This project has its origins in the summer of 2007, when I travelled to London for "Romanticism in the Age of Revolution," a summer course devoted to experiencing London through the lens of the turbulant final decade of the eighteenth century. While there, inspired by John Barrell's chapter "Charing Cross and The City" in The Spirit of Despotism, I decided that I would attempt to find -- and have a beer in -- one of the alehouses in which the London Corresponding Society met during the early 1790s. I was curious about the architecture of these spaces, and wanted to know what the interiors of these buildings might look like. I wanted to sit in a small eighteenth-century alehouse, drink a beer, and imagine what it would have been like to gather here with Thomas Hardy, John Thelwall, Thomas Spence, or Francis Place.
I began reading Mary Thale's Selections from the Papers of the London Corresponding Society, marking down the names and addresses of the meeting places that were mentioned. Over the course of a few weeks, using Thale's book, Horwood's map of 1790's London, and an A-Z, I visited the sites of about thirty places in which the LCS met. It was a frustrating experience. I did not find a single remaining alehouse. A few of the sites (the Ship in Little Turnstile, the Bell on Exeter Street) still had pubs on the same land, but in each case the building had been rebuilt since in the 1790s. More frequently the streets, and all the buildings on them, had been ripped up -- destroyed to make way for Trafalger Square, or the Royal Courts of Justice in the nineteenth-century, cleared during the building of the Charing Cross Road or Regent's Street, or bombed during World War II.
And yet, many pubs in London remain from the eighteenth century. Many more date from considerably before that. In total Thale list 145 different venues in which the LCS met. My hope was that of these alehouses one might remain in place, still serving beer.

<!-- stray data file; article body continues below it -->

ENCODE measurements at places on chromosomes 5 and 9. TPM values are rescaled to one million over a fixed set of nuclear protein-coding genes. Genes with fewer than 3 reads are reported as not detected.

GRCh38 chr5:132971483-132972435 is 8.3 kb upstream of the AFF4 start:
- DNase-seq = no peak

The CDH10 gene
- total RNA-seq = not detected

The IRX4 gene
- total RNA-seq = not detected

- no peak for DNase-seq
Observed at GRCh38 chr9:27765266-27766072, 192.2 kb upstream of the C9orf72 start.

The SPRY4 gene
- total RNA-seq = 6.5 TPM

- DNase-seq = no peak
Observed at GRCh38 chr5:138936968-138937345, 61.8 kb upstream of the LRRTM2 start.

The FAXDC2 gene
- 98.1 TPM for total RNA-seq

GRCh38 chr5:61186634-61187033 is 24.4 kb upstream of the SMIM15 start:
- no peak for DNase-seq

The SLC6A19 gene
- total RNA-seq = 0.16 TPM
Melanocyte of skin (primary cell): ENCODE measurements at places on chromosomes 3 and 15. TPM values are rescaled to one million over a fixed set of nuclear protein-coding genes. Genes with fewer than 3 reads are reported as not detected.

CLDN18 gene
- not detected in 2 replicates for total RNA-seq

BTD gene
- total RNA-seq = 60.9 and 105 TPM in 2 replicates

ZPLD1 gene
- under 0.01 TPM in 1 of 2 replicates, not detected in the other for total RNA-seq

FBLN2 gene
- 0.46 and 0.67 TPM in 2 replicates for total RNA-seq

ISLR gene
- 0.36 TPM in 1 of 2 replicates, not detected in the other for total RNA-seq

Thanks to a tip off from Iain McCalman, I discovered that the Red Lion in Kingly Street, now operated by the Samuel Smith's Brewery, was a former LCS meeting place. You can read my discussion of it here. To date it is still the only LCS alehouse that I know of that still functions as a pub, though the hunt continues, and there is still much to explore.
This blog continues to be devoted to tracking down each of the sites listed in Thale's Selections. The ostensible goal remains to find further LCS alehouses that still function as pubs. But the hunt itself has become far more valuable than its initial purpose might suggest. In the process of tracking down the sites I have learned a great deal about London in the 1790s, its streets and alleys, its grandeurs, and - more frequently - its dirty, squalid side.
The membership of the LCS consisted of people from considerably more varied backgrounds than historians tend to suggest. They ranged from the violent and scurrilous through to members of "respectable" professions (such as James Parkinson, a well-known physician who gives his name to Parkinson's Disease). While the LCS was heavily male-oriented, there is a body of evidence to suggest that women had a considerable influence in their operations -- Thomas Hardy's wife was certainly heavily involved in many of the early activities, and there are suggestions that there was a "Society of Women" that was loosely affiliated with the LCS, and who met at one of the same venues (No. 3 New Lane Gainsford Street Horsley down -- see Thale 83). Certainly the open air general meetings that the LCS held at Copenhagen House, Marylebone Field, and St George's Fields would have been accessible to women, who are indeed prominent in Gillray's depiction of the Copenhagen House meeting.
The places the society met in reflect this broad socioeconomic background, and ranged from the grandest tavern of the day (The Crown and Anchor) through to small alehouses that have left no trace in the archive outside of the LCS documents themselves. The vast majority of the meeting places, however, were of the latter kind. Most of the meeting venues of the society, especially after the 1794 Treason Trials, were small, out of the way places in which the society could hope to escape the gaze of the government's network of spies. It is due to the necessity of keeping a relatively low profile that I attribute the fact that many of the places the LCS met in have been destroyed. It is due to this also that the hunt has uncovered a host of under-explored areas of late eighteenth-century London, and revealed a hidden aspect to the metropolis teaming with alleys and alehouses, bagnios and beer, prostitution and politics.
Friday, May 1, 2009
The Pub Hunt Explained
Posted by Pub Hunter at 10:18 AM
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